It was after the first dozen or so women came forward to tell their stories of sexual abuse by men in power that I was transported back to a summer's day in Italy, some 30 years ago. It's there I encountered a tour guide named Giovanni.
Among some of the world's most beautiful works of art, Giovanni made something not-so-beautiful clear to me: There's a dance that sexual predators do, and it seems to be the same dance everywhere.
I was strong enough to fight off my abuser, unlike so many of the women who've been in the news lately. And, unlike those women, people believed me, even if they found my experience amusing.
"An Italian tour guide?"
"Was he hot?" my gay friends would teasingly ask.
He wasn't. A medieval art scholar and English teacher, Giovanni was short and pudgy. He wore nerdy, wire-rimmed glasses.
I had traveled to Italy to be with my then boyfriend, Kevin, who worked for an Italian clothing line in Manhattan.
Every year, Kevin would spend the month of August in Mantua, overseeing the company's spring line. He begged me to come visit him. "Nothing happens in Mantua," he told me. "It's so boring." Being bored in Italy sounded OK to me.
I booked a flight.
I read up on Mantua. It didn't sound boring. Located in the "enchanted lakes" section of northern Italy, it was a Renaissance cultural hub, where some of the world's most famous painters produced their masterpieces.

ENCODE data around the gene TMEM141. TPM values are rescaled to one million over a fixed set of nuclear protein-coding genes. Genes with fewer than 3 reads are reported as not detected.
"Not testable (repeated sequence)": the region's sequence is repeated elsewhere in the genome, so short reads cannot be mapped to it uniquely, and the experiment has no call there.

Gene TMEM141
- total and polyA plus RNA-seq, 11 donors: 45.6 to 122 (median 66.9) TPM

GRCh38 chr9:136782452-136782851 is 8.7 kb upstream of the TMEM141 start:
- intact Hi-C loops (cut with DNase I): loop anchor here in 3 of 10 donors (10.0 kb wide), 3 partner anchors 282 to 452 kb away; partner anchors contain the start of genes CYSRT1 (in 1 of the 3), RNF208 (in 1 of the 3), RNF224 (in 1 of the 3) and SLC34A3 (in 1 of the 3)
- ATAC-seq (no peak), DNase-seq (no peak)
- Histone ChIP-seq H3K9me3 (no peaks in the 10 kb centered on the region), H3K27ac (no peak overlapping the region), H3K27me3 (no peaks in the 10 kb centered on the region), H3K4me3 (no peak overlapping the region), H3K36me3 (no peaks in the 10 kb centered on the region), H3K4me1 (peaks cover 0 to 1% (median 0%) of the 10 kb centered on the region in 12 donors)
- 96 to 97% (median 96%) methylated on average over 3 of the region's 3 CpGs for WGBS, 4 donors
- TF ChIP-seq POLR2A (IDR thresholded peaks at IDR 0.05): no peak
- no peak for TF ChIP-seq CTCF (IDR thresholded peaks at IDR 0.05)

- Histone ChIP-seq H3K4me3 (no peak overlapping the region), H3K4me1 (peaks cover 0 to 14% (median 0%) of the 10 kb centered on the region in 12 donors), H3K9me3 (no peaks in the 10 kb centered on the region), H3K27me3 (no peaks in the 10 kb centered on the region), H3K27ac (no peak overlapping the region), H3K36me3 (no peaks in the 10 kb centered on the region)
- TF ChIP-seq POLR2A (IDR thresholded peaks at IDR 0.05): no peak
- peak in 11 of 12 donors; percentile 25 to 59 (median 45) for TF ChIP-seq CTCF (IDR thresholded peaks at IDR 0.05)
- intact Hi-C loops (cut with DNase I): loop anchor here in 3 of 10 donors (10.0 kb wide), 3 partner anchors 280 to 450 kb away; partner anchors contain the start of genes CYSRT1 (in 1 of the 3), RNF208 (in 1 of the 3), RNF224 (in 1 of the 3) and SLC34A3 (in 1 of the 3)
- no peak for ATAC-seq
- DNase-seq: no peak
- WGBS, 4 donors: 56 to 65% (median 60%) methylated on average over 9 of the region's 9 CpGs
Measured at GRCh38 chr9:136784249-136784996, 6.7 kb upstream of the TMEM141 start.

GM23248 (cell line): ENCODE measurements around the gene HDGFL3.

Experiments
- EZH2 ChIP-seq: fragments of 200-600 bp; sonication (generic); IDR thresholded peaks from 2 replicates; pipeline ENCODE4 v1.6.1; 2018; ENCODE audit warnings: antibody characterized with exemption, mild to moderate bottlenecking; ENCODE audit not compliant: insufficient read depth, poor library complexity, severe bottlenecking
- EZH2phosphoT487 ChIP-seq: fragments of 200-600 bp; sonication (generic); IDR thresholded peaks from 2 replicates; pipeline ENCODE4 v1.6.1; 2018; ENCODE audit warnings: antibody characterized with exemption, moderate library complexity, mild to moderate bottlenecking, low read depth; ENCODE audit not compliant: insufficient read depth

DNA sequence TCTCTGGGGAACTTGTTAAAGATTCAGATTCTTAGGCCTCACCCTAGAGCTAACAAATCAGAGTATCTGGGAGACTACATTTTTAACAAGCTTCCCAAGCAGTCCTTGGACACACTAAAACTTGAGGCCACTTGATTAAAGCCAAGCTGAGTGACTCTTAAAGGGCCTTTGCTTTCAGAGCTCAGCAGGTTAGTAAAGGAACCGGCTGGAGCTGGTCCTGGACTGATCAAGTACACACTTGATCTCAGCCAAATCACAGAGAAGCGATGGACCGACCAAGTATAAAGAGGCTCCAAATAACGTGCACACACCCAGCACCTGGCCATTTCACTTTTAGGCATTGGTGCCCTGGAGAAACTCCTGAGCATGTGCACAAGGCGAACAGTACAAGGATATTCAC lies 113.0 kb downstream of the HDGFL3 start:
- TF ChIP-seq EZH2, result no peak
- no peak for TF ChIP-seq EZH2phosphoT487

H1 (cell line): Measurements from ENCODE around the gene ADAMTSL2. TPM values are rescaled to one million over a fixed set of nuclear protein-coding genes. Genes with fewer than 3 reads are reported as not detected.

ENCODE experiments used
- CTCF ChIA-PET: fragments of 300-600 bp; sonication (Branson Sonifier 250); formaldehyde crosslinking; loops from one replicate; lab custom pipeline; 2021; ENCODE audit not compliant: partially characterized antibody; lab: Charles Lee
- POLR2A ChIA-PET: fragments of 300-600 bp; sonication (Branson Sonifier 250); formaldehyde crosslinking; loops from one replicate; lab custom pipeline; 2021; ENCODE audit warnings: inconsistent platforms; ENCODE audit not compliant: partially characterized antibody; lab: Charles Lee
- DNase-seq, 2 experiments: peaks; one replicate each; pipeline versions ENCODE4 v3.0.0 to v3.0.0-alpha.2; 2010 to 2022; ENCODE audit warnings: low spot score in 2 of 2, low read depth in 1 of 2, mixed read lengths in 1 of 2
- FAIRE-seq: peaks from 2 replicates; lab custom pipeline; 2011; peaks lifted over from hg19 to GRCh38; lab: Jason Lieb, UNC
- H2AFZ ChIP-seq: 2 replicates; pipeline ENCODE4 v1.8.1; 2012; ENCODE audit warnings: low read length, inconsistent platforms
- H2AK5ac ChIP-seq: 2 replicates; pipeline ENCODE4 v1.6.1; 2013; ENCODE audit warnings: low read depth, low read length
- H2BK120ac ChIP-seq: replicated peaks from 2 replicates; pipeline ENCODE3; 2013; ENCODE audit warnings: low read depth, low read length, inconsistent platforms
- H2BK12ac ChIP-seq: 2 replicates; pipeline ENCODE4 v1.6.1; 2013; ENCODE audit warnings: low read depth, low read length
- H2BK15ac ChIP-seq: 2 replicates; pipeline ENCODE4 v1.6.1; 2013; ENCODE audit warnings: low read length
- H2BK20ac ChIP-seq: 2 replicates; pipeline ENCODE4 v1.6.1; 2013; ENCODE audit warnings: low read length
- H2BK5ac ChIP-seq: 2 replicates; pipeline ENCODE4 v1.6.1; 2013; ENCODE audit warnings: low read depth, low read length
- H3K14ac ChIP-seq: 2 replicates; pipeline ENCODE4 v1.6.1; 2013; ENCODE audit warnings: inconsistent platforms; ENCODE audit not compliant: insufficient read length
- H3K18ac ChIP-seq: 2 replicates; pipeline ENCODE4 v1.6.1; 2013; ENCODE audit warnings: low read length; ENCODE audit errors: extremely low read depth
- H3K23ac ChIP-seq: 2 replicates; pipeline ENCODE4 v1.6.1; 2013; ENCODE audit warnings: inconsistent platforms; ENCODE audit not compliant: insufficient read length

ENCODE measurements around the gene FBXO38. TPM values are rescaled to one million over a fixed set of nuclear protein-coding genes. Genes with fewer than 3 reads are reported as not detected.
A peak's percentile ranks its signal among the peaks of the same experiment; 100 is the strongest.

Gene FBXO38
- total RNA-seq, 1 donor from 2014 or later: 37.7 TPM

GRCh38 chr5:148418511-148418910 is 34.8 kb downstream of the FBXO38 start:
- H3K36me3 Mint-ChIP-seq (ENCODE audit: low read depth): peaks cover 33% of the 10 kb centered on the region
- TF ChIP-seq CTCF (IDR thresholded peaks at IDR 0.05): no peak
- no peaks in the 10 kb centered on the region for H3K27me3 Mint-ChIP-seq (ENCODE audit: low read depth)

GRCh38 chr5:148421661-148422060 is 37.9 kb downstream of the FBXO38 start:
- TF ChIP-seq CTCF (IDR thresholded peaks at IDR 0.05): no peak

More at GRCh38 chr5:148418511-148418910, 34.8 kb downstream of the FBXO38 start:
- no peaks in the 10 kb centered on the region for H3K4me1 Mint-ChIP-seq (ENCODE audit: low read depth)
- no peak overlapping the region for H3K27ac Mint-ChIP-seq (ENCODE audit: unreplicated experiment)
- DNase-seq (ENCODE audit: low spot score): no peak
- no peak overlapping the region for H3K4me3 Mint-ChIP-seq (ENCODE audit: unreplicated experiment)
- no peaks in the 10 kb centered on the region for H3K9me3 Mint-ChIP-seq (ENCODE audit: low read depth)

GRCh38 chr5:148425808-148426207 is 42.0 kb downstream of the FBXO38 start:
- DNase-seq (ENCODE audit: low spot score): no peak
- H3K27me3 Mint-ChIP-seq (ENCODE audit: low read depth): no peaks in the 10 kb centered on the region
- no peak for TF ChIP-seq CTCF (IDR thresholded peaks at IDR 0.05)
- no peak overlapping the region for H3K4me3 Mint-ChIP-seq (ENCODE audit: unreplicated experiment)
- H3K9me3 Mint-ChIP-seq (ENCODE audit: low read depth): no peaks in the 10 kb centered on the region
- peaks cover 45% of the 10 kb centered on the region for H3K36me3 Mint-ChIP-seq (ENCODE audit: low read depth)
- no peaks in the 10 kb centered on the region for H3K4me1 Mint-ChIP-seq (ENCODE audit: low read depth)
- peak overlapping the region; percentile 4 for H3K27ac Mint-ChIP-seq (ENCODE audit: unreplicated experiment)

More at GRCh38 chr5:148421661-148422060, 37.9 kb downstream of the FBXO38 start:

Mantua's most well-known attraction is the Palazzo Ducale in the heart of the city. The area's dukes, bishops and nobles once lived and ruled in this sprawling complex of connected buildings. Frescoes line its walls and ceilings.
When the factory supervisor at Kevin's company heard I was coming, he arranged for me to have a private tour of the palace, which is now a museum. I was thrilled.
On a sunny, weekday morning, I headed out. Giovanni was waiting for me at the museum's arched entranceway. He was dressed professionally, wearing slacks and a white blazer. With his light brown hair and blue eyes, he looked more northern Italian than southern. My age, I thought. Early 40s.
During the first half-hour of the tour, Giovanni proved himself a very informative guide. To my delight, the palazzo was practically empty, devoid of noisy school children and tourists taking photographs.
It was in the Corte Vecchia section of the palace where Giovanni performed the first steps of his manipulative dance, I realized later. As I was looking up at an arched ceiling where Pisanello had painted fulminating gods, I heard Giovanni say under his breath, "You have such beautiful eyes." Did I hear him right? Was he talking to me? I couldn't be sure, so I ignored him.
The jewel of the palace is "La Camera degli Sposi," or bridal room. Giovanni led me there next. "The best is ahead of us," he told me.
Located across a courtyard, it's where Andrea Mantegna painted his illusionistic masterpiece. He created in the center of the room's ceiling a circular dome that appears to open into a blue sky. Peering at you from the dome's balustrade is an assortment of figures, including a turbaned sheik, a peacock and frolicking cherubs. One cherub seems to be dropping a pear on your head.